Energy crisis lifeline: Laser and seawater plot leads to ‘no long-lasting waste’

Nuclear fusion: UK experiment centre explained by expert

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Conventional atomic power — nuclear fission — works by firing a neutron at a large, unstable atom like uranium-235, causing the latter to split, releasing a larger amount of energy, two smaller atoms, and additional neutrons. These neutrons proceed to hit and split more atoms, which release more neutrons, splitting more atoms — creating a chain reaction which releases significant amounts of energy. While fission is highly effective, it produces radioactive waste as an undesirable by-product, and comes within the inherent risk that an accident could lead to an uncontrolled chain reaction and a devastating nuclear reaction.

A potentially cleaner and safer alternative comes in the form of nuclear fusion, which produces large amounts of energy via the combining of lighter atoms like isotopes of hydrogen rather than the breakdown of heavier elements like uranium.

This is the same process that operates in the heart of stars like the Sun, where extreme temperatures in the order of tens of million degrees can force atoms to overcome their mutual electrostatic repulsion so that they can come together and fuse.

The main challenge of realising fusion commercially, therefore, lies in creating these extreme conditions here on Earth — which one approach involves trying to contain a super-hot plasma with magnetic fields.

As German investor Moritz von der Linden told the Times: “I always like to compare it to a pot of tomato sauce.

“If you put a pot of tomato sauce on your stove and you put it on at full throttle, the sauce starts heating up and starts moving.

“The problem is if you leave it on full throttle it’s going to end up on your ceiling.”

Mr von der Linden’s latest venture — Marvel Fusion, which was founded in 2019 — is taking a different tack when it comes to initiating atomic fusion.

Their approach involves firing brief but powerful pulses of laser light, each but a 30 quadrillionth of a second long, at a dense pellet of hydrogen and the isotope boron-11.

This causes the atoms to fuse together, producing three positively-charged helium atoms that repel each other, flying apart at nearly a third of the speed of light.

The energy of this “explosion” can then be captured through such technologies as heat exchange or an electrostatic field.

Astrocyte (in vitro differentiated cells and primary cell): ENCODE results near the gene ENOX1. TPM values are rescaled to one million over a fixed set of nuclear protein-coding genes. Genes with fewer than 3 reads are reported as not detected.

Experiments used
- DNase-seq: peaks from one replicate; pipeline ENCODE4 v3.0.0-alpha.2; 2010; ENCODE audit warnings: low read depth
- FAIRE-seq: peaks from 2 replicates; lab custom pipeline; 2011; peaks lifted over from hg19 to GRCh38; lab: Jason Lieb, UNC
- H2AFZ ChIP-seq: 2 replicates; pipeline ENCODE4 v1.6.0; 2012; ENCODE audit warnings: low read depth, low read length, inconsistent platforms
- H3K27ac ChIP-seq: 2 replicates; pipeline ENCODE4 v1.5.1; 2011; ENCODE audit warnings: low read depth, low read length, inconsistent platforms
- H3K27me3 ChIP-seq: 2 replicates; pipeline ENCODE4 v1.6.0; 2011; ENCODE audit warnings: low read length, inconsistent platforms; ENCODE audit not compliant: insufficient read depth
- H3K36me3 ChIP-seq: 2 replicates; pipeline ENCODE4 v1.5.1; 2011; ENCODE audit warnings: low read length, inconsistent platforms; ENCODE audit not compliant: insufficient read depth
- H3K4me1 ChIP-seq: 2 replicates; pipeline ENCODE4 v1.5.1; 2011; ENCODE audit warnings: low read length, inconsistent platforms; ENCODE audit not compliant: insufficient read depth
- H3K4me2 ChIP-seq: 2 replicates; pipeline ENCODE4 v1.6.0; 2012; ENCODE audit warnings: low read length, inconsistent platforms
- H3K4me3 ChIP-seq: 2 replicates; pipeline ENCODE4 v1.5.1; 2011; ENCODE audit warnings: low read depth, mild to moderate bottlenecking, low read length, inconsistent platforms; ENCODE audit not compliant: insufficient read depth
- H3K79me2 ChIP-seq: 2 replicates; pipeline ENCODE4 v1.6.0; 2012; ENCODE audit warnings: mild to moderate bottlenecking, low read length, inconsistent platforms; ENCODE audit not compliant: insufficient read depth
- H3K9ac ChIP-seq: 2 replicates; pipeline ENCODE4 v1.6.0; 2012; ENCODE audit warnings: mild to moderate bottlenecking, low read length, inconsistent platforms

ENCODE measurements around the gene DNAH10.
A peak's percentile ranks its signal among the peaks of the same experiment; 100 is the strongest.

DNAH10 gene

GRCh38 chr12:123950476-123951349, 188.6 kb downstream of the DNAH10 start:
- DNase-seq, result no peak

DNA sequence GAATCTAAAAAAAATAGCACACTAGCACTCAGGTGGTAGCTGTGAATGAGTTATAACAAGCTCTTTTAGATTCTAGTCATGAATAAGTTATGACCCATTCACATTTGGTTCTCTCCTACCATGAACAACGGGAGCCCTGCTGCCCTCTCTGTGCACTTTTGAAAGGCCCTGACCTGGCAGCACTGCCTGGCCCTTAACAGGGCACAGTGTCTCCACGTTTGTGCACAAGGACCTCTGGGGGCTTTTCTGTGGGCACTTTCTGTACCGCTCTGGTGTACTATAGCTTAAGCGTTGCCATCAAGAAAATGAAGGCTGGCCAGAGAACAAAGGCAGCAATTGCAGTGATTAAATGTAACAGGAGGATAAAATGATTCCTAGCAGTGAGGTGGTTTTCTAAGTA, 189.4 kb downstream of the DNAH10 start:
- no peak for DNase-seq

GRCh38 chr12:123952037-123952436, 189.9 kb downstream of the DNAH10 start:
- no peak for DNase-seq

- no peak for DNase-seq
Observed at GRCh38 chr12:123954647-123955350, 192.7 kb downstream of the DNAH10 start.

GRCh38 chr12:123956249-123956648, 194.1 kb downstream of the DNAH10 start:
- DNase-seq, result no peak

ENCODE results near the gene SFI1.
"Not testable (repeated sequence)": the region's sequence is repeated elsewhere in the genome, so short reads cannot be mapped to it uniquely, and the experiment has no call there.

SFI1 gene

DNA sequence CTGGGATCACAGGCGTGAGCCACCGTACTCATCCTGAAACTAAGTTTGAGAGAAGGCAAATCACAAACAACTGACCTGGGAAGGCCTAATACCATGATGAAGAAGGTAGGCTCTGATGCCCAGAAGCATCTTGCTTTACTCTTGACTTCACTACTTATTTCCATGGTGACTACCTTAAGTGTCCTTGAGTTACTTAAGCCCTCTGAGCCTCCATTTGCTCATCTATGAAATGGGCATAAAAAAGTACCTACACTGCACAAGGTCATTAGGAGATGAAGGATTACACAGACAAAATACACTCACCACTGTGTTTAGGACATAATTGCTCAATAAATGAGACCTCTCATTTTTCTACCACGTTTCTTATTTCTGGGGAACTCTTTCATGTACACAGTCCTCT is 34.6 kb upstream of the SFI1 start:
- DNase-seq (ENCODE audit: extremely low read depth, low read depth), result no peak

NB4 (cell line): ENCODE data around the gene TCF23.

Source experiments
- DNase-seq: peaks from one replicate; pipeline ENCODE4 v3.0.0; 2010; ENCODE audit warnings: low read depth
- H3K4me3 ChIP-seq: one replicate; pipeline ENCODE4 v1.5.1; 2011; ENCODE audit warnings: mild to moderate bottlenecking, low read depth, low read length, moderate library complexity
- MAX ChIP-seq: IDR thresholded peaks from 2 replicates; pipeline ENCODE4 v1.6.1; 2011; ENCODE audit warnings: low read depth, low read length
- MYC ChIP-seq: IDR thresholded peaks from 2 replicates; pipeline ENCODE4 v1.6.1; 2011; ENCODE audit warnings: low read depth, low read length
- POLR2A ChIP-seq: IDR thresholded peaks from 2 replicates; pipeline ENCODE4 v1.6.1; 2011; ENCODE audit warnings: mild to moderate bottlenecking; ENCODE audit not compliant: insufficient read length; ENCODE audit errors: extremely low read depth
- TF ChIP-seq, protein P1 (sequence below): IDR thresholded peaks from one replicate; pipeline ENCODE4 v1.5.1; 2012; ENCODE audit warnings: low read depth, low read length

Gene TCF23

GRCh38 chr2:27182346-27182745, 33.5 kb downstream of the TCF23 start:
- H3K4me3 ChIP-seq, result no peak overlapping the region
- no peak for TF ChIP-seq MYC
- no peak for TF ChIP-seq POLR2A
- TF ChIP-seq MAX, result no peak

In theory, because each repeated reaction is so short, it is self-contained — meaning that the team’s fusion power concept doesn’t need the elaborate magnetic confinement setups that have hindered previous attempts to bring fusion power to reality.

Mr von der Linden continued: “Coming back to my tomato sauce analogy, we don’t need to heat up the tomato sauce.”

Instead, he explained: “We flick every atom in the sauce and give it extreme kinetic energy.

“This method is extremely efficient, it doesn’t create any long-lasting nuclear waste and the energy harvesting is very straightforward. There is no need for complex shielding.”

To date, however, Marvel Fusion has only carried out computer simulations and laser tests at their facilities in Bavaria, Colorado and Texas.

They do not expect to have a practical, working reactor prototype — let alone a commercially viable power station — until sometime near the end of the present decade.

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The promise of Marvel Fusion’s approach, however, have already attracted tens of millions of euros in investment from firms including Siemens Energy and the French engineering conglomerate Thales — as well as the interest of Professor Gérard Mourou, who shared the 2018 Nobel Prize in Physics for his work on ultrashort-pulse, high intensity lasers.

Other organisations are also investing in fusion. Back in February, the Joint European Torus (JET) reactor in Oxfordshire reported achieving a record-breaking 59 megajoules of sustained fusion power over the course of around five seconds.

Mr von der Linden explained, however, that he would like to see EU officials investing more in fusion to provide energy security for the future.

He said: “Our hope is that European governments will see the necessity to take an open-minded approach to the technology required to solve the current energy crisis.

“While wind and solar are welcome, they won’t be sufficient to meet energy demand in the long run.”

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